- Oops!Something went wrong.Please try again later.
Anyone who's caught Kaitlyn Bristowe in action on any iteration of the Bachelor franchise knows the TV personality and podcast host isn't one to sugarcoat the truth. So when the 36-year-old found herself desperate to, in her words "crawl into [her] own bed and cry" on Monday, Bristowe decided to share the struggle with her millions of Instagram followers rather than hide behind a fake smile.
"I wanted to take a break from my glam shots, filtered photos, trips, and my tour, to let you know I also struggle with mental health," she wrote in the caption alongside a picture of her lounging in the backseat of a car and clutching an iced coffee. "This page is mainly my highlight reel, but I love to mix in some raw shit to keep it real."
Bristowe goes on to share that she's been having a particularly tough time during her period — so much so, in fact, that she had "just sat on a 5 hour flight talking [herself] out of a panic attack." The reason for her "spiral" and recent emotional struggles? "Hormonal depression like a MF." (Related: Kaitlyn Bristowe Just Shared the Most Honest #Realstagram)
"Hormonal depression" in and of itself isn't an official medical diagnosis recognized by the Diagnostic and Statistical Manual of Mental Disorder (DSM), the catalog of psychological conditions widely used by clinicians to diagnose patients. But just because the term itself doesn't have a clinical definition doesn't mean it's not real. In general, hormones such as "estrogen, progesterone, and testosterone play important roles in women's emotions," says Poonam Desai, D.O., a New York City-based physician board certified in lifestyle medicine and emergency medicine. "And imbalances [of these hormones] may contribute to depression."
There are a whole host of ways hormones can get out of whack and become imbalanced. Everything from a lack of zzz's to thyroid disorders and more can affect the levels of chemical messengers — aka hormones — in your body. "Hormone fluctuations can cause a change in serotonin (also known as the happy hormone) which can lead to changes in mood including depressed state and depression," notes Dr. Desai. Stress can also negatively impact your hormones: Research shows that stress can increase your production of the hormone cortisol, which can trigger a fall in estrogen levels. And decreased estrogen can cause mood swings (such as those you deal with right before Aunt Flo comes to town), anxiety, and depression, according to the University of Rochester Medical Center Health Encyclopedia.
While many people are familiar with premenstrual syndrome (PMS), the condition isn't necessarily synonymous with the type of "hormonal depression" Bristowe seems to be talking about. Sure, PMS is often characterized by moodiness, irritability, and even sadness — in addition to, of course, a slew of other rather unpleasant symptoms (see: bloating, headaches, etc.). But these emotional difficulties brought on by changing hormones are often even more intense with hormonal depression. Plus, as mentioned above, hormonal depression might very well be caused by an overall hormonal imbalance that's not necessarily related to the typical hormonal fluctuations of the reproductive cycle.
It's important to note that hormonal depression is also not the same as premenstrual dysphoric disorder (PMDD), which, BTW, is an official diagnosis in the DSM. Essentially a more severe form of PMS, PMDD is a condition that occurs in the week or two leading up to your period and involves symptoms such as severe depression, hopelessness, irritability, even suicidal thoughts, according to the Office on Women's Health (OASH). "Symptoms of PMDD can be so severe that they can affect daily tasks and can affect one's ability to function at home, work, and/or in relationships," notes Dr. Desai. As with PMS, the exact causes of PMDD are unknown, "but research does suggest that it can be due to fluctuations in hormones and how sensitive a person is to these fluctuations," she adds. (Related: The Signs and Symptoms of PMDD (Plus How to Treat It))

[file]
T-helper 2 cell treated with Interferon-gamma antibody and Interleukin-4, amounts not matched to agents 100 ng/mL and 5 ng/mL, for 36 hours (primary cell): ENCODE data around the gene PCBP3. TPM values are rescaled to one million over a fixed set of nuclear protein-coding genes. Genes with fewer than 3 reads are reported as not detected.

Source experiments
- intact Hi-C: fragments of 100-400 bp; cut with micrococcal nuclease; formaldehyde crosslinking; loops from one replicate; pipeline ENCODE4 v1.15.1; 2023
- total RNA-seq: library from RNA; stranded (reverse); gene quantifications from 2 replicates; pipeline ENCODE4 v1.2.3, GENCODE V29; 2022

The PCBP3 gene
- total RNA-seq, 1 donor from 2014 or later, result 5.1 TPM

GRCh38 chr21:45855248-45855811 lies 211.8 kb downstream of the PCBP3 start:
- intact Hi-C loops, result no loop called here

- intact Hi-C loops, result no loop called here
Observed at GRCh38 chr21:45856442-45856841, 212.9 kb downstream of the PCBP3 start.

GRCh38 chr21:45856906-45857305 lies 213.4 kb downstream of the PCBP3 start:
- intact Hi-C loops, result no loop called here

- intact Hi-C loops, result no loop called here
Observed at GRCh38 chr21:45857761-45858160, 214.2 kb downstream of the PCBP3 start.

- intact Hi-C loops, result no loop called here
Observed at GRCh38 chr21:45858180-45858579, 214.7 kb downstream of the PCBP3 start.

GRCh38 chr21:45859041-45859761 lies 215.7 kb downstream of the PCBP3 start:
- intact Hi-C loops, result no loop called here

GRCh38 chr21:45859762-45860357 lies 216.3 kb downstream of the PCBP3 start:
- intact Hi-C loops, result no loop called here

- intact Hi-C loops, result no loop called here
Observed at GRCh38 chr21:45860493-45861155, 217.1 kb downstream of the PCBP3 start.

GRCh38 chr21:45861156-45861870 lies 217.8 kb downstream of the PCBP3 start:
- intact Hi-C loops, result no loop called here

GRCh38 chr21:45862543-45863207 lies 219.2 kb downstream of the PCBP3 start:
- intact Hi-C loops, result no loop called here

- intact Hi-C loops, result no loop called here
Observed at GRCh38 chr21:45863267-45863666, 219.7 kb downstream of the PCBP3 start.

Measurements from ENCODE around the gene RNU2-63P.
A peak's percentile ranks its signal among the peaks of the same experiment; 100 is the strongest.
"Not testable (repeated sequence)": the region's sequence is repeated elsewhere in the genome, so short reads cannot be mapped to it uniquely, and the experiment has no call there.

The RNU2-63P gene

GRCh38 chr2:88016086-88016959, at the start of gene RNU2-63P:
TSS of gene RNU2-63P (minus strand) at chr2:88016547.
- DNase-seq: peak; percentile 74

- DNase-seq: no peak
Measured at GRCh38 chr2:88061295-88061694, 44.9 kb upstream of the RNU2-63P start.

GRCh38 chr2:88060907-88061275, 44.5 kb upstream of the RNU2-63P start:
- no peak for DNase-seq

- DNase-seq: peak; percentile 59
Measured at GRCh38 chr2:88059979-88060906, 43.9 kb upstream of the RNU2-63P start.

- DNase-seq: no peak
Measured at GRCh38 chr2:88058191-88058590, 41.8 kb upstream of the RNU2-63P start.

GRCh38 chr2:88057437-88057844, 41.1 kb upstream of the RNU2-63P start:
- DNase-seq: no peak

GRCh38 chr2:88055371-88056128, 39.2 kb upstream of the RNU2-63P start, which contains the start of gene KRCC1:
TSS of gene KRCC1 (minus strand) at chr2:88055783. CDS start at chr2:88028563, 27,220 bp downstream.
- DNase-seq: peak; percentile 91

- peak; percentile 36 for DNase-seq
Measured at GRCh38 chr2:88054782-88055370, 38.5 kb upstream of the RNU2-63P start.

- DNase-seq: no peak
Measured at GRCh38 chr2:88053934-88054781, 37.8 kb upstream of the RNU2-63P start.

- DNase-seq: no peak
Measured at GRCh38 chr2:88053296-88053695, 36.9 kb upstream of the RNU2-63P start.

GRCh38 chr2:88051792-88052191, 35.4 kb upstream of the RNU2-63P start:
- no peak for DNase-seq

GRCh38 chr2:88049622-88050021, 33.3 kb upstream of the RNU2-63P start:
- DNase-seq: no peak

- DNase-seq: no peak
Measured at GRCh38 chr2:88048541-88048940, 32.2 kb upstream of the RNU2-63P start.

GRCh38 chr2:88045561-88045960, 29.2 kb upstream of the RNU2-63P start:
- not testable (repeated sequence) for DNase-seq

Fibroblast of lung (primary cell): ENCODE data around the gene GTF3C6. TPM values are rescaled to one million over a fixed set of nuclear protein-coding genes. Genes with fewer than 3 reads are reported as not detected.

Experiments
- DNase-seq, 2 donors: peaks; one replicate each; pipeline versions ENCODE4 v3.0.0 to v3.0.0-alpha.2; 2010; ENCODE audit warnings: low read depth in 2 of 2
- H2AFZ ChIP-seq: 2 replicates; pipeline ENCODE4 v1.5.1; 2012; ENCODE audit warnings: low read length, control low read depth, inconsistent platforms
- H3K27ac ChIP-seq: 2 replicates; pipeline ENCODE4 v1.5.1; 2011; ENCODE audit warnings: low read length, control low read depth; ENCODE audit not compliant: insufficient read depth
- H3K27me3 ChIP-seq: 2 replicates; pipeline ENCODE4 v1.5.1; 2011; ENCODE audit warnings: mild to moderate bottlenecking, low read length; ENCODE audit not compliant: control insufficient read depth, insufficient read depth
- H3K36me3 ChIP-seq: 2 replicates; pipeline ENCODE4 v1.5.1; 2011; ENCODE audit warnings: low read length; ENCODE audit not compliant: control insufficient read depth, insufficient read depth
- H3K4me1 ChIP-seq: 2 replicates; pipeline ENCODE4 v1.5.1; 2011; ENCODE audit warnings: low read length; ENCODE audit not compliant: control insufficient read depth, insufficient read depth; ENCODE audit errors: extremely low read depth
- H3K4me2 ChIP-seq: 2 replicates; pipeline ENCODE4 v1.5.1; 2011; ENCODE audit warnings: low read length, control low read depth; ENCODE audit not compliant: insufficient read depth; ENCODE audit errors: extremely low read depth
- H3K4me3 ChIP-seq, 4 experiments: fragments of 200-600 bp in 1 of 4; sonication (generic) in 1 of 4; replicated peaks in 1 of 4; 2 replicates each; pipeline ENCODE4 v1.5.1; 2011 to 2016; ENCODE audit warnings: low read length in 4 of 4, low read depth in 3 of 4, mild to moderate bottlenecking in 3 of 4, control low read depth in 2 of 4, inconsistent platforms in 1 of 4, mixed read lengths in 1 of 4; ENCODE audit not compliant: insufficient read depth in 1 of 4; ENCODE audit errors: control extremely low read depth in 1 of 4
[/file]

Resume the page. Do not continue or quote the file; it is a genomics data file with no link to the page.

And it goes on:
It's unclear whether Bristowe has experienced PMS or PMDD, but according to her Instagram, the monthly depression is so intense, "it puts [her] relationship through hard times" (Bristowe is engaged to fiancé Jason Tartick) and "it puts [her] in shameful spirals."
The good news about issues such as PMS and PMDD is that there are effective treatments for easing symptoms. "If you are experiencing any symptoms associated with your menstrual cycle, please talk to your doctor," says Dr. Desai. A thorough medical and physical exam may be necessary to diagnose PMS and PMDD. Some treatment options your doctor may recommend include antidepressants, oral contraceptives, and lifestyle modification like regular exercise, decreasing caffeine consumption, [getting] seven to eight hours of daily sleep, stress management (like mindfulness and yoga), decreasing alcohol consumption, and smoking cessation." (Related: The Best Way to Reduce Your PMS Symptoms, According to Science)
While she didn't mention whether she's seeking out professional help or treatment for her own struggles, Bristowe did say that she hopes to inspire more conversation around mental health (and hormones) with her own candor. "I used to think I was bat shit CRAZY, and I never put two and two together that it was always around the same time," she wrote. "Hormones are the devil and they are stronger than me...I'm here to chat in the comments on this drive about how you are all feeling today! Good or bad."
Considering the "#Realstagram" has racked up over 135,000 likes and over 4,000 comments in just two days, it seems the reality TV star has accomplished her goal — and in doing so, sparked an important dialogue on the connection between physical and mental health.